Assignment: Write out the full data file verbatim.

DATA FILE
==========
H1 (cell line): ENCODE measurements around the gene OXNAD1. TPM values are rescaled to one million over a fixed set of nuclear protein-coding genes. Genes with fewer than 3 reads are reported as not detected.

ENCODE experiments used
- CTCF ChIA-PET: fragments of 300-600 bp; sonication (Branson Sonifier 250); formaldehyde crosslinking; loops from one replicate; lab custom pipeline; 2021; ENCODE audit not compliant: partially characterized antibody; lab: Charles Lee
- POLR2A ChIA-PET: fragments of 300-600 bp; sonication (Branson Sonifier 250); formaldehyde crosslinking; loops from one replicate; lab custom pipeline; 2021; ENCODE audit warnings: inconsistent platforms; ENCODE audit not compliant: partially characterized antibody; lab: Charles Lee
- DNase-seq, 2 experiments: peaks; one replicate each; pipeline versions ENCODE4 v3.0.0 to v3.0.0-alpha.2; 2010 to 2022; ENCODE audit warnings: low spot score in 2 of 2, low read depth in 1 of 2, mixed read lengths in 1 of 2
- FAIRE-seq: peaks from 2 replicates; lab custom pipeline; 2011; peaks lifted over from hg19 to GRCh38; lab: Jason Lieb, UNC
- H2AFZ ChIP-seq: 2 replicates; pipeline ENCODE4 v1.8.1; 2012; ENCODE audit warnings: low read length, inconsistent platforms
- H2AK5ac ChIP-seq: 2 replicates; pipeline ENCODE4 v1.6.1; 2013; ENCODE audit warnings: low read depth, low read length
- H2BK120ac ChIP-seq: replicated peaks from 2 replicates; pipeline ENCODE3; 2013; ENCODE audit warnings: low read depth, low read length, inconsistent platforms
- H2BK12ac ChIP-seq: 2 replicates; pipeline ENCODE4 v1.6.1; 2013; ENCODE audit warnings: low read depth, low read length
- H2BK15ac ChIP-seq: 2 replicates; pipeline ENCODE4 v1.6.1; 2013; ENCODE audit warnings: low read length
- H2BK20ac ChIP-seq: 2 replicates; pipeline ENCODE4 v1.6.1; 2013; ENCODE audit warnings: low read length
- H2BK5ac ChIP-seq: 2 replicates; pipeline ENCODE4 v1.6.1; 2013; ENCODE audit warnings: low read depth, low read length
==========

H1 (cell line): ENCODE measurements around the gene OXNAD1. TPM values are rescaled to one million over a fixed set of nuclear protein-coding genes. Genes with fewer than 3 reads are reported as not detected.

ENCODE experiments used
- CTCF ChIA-PET: fragments of 300-600 bp; sonication (Branson Sonifier 250); formaldehyde crosslinking; loops from one replicate; lab custom pipeline; 2021; ENCODE audit not compliant: partially characterized antibody; lab: Charles Lee
- POLR2A ChIA-PET: fragments of 300-600 bp; sonication (Branson Sonifier 250); formaldehyde crosslinking; loops from one replicate; lab custom pipeline; 2021; ENCODE audit warnings: inconsistent platforms; ENCODE audit not compliant: partially characterized antibody; lab: Charles Lee
- DNase-seq, 2 experiments: peaks; one replicate each; pipeline versions ENCODE4 v3.0.0 to v3.0.0-alpha.2; 2010 to 2022; ENCODE audit warnings: low spot score in 2 of 2, low read depth in 1 of 2, mixed read lengths in 1 of 2
- FAIRE-seq: peaks from 2 replicates; lab custom pipeline; 2011; peaks lifted over from hg19 to GRCh38; lab: Jason Lieb, UNC
- H2AFZ ChIP-seq: 2 replicates; pipeline ENCODE4 v1.8.1; 2012; ENCODE audit warnings: low read length, inconsistent platforms
- H2AK5ac ChIP-seq: 2 replicates; pipeline ENCODE4 v1.6.1; 2013; ENCODE audit warnings: low read depth, low read length
- H2BK120ac ChIP-seq: replicated peaks from 2 replicates; pipeline ENCODE3; 2013; ENCODE audit warnings: low read depth, low read length, inconsistent platforms
- H2BK12ac ChIP-seq: 2 replicates; pipeline ENCODE4 v1.6.1; 2013; ENCODE audit warnings: low read depth, low read length
- H2BK15ac ChIP-seq: 2 replicates; pipeline ENCODE4 v1.6.1; 2013; ENCODE audit warnings: low read length
- H2BK20ac ChIP-seq: 2 replicates; pipeline ENCODE4 v1.6.1; 2013; ENCODE audit warnings: low read length
- H2BK5ac ChIP-seq: 2 replicates; pipeline ENCODE4 v1.6.1; 2013; ENCODE audit warnings: low read depth, low read length